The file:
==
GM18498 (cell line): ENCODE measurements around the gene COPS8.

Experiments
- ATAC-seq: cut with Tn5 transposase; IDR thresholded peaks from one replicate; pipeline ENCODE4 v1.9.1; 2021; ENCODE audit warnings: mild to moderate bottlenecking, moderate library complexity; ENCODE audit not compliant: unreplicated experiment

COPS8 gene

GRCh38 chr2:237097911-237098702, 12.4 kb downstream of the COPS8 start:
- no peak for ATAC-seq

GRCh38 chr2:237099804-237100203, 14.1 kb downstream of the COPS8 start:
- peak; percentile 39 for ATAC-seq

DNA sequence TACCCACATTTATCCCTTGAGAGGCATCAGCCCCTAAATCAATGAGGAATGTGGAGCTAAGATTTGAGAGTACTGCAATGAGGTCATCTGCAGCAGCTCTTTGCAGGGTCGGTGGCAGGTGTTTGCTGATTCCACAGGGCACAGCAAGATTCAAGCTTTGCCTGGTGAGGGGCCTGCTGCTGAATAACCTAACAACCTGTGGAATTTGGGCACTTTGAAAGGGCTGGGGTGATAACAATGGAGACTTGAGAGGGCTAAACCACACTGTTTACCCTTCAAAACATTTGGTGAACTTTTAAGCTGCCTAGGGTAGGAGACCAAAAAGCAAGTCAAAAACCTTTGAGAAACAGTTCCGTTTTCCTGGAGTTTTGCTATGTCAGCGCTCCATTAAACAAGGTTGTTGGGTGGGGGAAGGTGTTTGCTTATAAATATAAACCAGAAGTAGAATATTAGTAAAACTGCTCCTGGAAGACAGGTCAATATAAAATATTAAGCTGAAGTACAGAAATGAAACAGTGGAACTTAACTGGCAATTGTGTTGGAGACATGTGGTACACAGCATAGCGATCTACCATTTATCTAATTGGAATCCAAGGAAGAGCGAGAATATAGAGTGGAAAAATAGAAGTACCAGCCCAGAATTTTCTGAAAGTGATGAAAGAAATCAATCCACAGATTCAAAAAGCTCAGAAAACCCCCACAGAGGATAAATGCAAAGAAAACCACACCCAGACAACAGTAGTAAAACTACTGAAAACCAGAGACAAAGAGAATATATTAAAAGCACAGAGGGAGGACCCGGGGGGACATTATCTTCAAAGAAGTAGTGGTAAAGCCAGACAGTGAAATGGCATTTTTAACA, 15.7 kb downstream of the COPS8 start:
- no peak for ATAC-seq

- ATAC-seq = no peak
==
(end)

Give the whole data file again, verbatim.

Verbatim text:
GM18498 (cell line): ENCODE measurements around the gene COPS8.

Experiments
- ATAC-seq: cut with Tn5 transposase; IDR thresholded peaks from one replicate; pipeline ENCODE4 v1.9.1; 2021; ENCODE audit warnings: mild to moderate bottlenecking, moderate library complexity; ENCODE audit not compliant: unreplicated experiment

COPS8 gene

GRCh38 chr2:237097911-237098702, 12.4 kb downstream of the COPS8 start:
- no peak for ATAC-seq

GRCh38 chr2:237099804-237100203, 14.1 kb downstream of the COPS8 start:
- peak; percentile 39 for ATAC-seq

DNA sequence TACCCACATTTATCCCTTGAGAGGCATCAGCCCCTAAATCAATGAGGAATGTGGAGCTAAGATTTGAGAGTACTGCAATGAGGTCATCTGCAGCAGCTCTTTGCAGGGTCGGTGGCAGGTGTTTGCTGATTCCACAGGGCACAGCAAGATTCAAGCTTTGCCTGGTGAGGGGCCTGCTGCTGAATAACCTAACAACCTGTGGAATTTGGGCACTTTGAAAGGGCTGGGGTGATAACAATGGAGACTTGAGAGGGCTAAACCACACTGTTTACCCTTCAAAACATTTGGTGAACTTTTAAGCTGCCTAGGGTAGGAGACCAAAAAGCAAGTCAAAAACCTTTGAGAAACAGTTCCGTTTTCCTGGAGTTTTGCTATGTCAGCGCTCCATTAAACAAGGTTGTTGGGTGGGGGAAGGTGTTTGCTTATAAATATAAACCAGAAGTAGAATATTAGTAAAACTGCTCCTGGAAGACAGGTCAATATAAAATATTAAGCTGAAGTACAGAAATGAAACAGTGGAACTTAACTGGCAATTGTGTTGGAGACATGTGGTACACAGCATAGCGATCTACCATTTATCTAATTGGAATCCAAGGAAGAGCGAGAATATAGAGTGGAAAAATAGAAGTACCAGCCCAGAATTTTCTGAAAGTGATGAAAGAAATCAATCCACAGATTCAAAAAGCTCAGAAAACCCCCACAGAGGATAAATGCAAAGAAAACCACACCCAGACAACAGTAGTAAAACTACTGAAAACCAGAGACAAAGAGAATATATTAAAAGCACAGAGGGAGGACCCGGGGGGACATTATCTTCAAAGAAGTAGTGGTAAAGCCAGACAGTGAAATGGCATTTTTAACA, 15.7 kb downstream of the COPS8 start:
- no peak for ATAC-seq

- ATAC-seq = no peak